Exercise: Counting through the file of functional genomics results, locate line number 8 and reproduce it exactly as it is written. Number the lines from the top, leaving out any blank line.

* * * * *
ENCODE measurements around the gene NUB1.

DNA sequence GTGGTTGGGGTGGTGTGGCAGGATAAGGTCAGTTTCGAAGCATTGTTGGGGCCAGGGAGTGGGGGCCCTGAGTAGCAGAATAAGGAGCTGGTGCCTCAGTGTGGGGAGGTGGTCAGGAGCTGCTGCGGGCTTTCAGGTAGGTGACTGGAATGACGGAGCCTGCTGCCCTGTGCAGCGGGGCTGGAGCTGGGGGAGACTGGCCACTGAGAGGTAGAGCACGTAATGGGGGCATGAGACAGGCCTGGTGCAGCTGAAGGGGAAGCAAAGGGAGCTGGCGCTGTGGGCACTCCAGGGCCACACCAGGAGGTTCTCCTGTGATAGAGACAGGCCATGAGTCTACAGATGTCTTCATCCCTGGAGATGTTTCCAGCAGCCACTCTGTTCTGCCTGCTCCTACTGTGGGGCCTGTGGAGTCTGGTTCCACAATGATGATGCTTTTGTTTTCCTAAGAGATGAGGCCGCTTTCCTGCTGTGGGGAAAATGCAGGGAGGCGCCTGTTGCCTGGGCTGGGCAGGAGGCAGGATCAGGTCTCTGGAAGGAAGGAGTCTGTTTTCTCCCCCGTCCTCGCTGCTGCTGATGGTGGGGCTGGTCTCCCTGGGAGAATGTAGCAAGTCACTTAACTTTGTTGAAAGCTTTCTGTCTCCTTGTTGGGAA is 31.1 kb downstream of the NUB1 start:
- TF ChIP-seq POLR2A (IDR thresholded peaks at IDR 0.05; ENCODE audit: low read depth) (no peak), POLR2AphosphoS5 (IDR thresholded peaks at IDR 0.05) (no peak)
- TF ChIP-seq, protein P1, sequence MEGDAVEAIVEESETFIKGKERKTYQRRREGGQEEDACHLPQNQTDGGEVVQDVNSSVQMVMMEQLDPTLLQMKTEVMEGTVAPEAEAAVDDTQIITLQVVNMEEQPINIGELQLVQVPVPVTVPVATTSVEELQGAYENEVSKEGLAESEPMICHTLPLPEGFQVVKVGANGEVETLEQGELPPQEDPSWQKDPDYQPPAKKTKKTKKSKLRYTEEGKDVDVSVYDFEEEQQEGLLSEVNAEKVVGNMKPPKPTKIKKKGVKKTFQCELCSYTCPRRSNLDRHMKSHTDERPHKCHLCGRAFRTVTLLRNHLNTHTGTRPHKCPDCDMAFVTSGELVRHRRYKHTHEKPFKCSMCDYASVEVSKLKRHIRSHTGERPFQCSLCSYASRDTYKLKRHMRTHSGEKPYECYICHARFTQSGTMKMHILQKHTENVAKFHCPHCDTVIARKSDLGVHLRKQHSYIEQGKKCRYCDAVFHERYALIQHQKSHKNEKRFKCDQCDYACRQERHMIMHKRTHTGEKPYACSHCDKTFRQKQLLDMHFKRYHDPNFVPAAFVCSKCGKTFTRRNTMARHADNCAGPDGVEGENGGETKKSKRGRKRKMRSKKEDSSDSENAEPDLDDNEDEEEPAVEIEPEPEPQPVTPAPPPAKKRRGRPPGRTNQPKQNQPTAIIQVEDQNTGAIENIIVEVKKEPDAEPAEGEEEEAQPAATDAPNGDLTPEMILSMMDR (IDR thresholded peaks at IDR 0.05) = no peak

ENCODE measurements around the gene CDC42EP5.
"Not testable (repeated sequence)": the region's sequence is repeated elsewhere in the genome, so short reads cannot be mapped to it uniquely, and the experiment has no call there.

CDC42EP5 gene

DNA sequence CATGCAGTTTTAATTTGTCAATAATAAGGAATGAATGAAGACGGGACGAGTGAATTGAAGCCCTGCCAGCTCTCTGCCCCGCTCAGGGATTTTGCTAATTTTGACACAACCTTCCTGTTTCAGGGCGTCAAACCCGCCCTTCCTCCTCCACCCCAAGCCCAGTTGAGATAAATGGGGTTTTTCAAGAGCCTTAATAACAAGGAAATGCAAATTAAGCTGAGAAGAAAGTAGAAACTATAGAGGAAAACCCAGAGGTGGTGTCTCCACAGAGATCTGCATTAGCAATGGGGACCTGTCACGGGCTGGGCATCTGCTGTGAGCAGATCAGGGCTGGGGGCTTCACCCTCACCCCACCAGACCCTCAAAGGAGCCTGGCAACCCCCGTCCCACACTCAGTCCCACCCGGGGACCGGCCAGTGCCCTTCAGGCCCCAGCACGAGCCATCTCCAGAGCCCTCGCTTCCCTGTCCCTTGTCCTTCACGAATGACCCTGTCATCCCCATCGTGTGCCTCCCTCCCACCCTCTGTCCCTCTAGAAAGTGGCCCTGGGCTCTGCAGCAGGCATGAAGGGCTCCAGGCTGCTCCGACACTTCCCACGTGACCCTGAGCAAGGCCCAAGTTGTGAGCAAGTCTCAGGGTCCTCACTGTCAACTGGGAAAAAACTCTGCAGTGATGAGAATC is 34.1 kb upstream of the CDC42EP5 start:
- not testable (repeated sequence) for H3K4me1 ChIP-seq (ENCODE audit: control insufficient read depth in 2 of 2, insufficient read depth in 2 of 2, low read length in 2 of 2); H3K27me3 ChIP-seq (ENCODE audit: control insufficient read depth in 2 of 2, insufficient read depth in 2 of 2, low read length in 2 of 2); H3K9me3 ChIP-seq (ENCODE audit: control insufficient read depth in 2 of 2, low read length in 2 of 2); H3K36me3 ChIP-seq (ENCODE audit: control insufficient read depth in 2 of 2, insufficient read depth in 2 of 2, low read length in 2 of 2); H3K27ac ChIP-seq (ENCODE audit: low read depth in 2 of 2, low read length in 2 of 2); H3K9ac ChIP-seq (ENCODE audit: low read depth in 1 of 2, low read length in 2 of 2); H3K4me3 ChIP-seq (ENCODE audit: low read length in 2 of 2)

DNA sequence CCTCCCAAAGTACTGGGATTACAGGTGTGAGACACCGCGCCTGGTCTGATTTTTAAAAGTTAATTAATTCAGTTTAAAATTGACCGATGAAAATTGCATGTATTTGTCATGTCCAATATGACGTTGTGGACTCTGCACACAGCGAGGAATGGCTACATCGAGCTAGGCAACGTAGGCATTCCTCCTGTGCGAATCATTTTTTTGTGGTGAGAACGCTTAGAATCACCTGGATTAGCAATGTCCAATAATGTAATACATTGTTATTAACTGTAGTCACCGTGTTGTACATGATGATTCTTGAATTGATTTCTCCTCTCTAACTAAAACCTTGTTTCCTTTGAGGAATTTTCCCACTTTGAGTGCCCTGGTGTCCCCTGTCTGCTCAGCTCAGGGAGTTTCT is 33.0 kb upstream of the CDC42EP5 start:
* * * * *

DNA sequence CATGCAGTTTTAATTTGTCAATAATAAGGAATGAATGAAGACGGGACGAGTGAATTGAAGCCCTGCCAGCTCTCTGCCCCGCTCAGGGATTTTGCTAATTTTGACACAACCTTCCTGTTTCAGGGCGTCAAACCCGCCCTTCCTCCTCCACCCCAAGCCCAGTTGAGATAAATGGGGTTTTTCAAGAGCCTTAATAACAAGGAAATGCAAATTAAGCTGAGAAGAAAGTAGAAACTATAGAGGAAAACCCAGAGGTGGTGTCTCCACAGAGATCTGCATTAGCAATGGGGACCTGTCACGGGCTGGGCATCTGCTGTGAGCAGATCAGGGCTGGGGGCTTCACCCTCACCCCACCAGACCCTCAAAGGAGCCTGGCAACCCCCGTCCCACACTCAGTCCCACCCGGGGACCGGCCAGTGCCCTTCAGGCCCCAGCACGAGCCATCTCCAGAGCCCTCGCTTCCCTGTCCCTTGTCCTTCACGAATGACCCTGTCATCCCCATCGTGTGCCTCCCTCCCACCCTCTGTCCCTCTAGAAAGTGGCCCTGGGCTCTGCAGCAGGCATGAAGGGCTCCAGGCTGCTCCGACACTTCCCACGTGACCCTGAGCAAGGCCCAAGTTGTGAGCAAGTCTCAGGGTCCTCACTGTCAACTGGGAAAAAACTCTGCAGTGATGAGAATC is 34.1 kb upstream of the CDC42EP5 start: